An Australian entomologist has named a new species of iridescent soldier fly, with “rainbow colors and legs for days,” after RuPaul.
The scientist, Bryan Lessard, also named a fly after Beyoncé in 2011, the Scaptia beyonceae.
The newest fly named by Lessard is the opaluma rupaul, with the first word being derived from the Latin words for “opal” and “thorn.”
Lessard told the Guardian that he chose the name because they look like “little gems buzzing around the forest floor” and have a prominent thorn tucked away under their abdomen. He said that he uses pop culture names to generate interest in fighting climate change and protecting threatened species.
“There’s a new wave of entomologists using pop culture to generate interest in our science and what we do, which is really exciting,” Lessard told the Guardian. “It’s a great way of generating attention about why flies are important, to get as many people as possible talking about these species that need help, so they can be protected.”
“With bushfire recovery efforts, normally the interest goes to the cute and cuddly species like koalas, but a lot of the invertebrates don’t have any attention, and they’re the essential workers of our ecosystem … it’s really important we study them.”
The entomologist said that naming the fly after the famous drag queen became the “obvious choice” as he was watching RuPaul’s Drag Race while conducting his research.
“I was watching a lot of RuPaul’s Drag Race while examining the species and I know it would challenge RuPaul on the runway serving fierce looks,” Lessard said.
“It has a costume of shiny metallic rainbow colours, and it has legs for days. I think once (Ru) sees the fly she’ll realise it’s quite fierce and hopefully appreciate the name.”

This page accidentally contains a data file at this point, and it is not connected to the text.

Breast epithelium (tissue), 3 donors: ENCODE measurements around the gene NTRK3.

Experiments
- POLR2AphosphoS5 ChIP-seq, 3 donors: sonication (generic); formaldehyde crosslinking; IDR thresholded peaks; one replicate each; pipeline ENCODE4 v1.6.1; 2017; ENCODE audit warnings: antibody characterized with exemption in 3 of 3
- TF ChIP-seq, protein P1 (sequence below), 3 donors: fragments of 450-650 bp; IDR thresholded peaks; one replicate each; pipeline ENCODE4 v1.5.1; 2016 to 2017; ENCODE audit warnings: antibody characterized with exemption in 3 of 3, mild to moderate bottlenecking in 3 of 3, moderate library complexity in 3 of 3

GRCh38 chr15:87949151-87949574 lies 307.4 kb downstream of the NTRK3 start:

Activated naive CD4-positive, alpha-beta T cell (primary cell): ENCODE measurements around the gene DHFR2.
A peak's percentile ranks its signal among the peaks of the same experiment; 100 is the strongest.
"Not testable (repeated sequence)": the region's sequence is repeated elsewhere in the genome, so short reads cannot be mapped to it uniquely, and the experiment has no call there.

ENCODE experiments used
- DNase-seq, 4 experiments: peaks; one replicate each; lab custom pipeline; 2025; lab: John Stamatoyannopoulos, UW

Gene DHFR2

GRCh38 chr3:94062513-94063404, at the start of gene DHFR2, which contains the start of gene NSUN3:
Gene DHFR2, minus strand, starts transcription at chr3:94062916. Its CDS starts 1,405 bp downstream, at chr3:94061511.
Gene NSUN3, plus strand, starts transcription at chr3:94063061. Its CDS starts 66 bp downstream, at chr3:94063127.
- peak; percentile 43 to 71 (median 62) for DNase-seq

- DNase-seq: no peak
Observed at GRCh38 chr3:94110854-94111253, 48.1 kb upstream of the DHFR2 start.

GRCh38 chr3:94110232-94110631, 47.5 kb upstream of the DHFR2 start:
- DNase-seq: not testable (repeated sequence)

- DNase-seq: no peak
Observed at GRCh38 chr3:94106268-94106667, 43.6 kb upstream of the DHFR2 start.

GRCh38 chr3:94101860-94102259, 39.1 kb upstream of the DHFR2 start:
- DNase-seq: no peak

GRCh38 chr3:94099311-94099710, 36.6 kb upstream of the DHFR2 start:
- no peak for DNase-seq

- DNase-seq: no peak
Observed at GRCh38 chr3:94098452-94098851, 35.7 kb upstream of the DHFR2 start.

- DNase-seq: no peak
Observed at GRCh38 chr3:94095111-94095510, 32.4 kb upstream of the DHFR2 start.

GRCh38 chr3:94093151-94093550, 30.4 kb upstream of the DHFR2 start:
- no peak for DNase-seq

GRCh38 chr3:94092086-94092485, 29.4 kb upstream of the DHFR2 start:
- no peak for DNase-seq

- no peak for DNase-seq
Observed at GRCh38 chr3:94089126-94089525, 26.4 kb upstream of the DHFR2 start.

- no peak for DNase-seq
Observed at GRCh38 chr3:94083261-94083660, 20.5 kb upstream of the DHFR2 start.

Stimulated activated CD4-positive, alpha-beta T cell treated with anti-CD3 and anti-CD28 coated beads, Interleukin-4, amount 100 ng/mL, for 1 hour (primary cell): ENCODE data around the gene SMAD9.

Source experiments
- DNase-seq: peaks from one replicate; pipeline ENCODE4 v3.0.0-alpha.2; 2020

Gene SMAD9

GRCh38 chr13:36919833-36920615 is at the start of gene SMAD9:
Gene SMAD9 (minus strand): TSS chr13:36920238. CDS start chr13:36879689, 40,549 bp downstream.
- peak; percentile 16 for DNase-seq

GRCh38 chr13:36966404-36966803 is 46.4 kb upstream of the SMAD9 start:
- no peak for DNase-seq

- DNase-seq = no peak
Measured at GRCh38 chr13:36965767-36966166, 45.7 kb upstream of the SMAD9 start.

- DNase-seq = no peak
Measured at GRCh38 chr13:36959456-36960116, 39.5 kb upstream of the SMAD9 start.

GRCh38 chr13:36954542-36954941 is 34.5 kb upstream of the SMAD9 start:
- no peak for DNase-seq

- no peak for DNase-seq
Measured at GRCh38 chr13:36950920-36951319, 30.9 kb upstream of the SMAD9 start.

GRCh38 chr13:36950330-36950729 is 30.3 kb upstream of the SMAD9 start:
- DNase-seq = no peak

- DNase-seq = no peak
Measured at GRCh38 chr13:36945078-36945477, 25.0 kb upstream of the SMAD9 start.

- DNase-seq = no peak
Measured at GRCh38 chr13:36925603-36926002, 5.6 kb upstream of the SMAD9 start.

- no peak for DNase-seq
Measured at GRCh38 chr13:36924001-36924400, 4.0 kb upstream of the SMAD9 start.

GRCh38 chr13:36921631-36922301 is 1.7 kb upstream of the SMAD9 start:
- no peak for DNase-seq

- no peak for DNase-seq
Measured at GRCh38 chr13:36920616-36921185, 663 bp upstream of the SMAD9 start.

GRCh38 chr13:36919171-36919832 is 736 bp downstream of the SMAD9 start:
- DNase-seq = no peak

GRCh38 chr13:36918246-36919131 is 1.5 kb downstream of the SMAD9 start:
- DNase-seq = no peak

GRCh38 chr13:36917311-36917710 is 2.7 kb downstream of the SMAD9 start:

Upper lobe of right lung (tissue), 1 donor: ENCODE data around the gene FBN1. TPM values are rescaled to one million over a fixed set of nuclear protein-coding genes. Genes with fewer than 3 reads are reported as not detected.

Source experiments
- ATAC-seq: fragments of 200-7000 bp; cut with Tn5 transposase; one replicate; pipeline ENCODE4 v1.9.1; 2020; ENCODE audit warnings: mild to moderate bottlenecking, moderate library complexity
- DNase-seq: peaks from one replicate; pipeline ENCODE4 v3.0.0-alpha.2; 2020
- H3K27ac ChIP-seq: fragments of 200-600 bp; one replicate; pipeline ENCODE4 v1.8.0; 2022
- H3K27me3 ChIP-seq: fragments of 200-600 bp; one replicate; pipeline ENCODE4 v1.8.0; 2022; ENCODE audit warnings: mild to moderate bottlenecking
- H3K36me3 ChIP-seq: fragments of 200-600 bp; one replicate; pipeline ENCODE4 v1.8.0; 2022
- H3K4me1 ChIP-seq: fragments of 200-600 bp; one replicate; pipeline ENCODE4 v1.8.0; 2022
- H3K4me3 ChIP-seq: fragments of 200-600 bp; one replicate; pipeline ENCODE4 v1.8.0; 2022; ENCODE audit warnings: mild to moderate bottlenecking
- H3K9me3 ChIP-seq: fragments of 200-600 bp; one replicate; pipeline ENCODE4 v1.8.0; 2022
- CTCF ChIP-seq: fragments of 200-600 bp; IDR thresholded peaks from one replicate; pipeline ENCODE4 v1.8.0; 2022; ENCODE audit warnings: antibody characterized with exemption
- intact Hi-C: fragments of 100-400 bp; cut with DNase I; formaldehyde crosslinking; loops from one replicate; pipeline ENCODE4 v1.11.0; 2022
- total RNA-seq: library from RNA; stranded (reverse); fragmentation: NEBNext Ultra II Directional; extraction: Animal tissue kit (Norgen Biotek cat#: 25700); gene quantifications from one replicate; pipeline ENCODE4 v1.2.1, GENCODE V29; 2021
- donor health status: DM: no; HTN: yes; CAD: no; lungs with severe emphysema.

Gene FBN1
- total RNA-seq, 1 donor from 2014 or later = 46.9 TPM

RuPaul seemed flattered by the name and tweeted about it on Wednesday.
— RuPaul (@RuPaul) September 15, 2021
Meanwhile, Gypsy moths are being renamed as part of the Entomological Society of America’s Better Common Names Project — which seeks to get rid of terms that may be offensive in insect names.
“The purpose of common names is to make communication easier between scientists and the public audiences they serve. By and large, ESA’s list of recognized insect common names succeeds in this regard, but names that are unwelcoming to marginalized communities run directly counter to that goal,” ESA President Michelle S. Smith, said in a statement. “That’s why we’re working to ensure all ESA-approved insect common names meet our standards for diversity, equity, and inclusion.”
The ESA is now asking the public to help them find things that people might be outraged about, so that they can change those names too.
“The Better Common Names Project seeks community input on ESA’s common names list and will direct the formation of working groups to develop and recommend new common names where needed. In March 2021, the ESA Governing Board approved new policies for acceptable insect common names, which bar names referencing ethnic or racial groups and names that might stoke fear; the policies also discourage geographic references, particularly for invasive species,” the organization’s statement continued.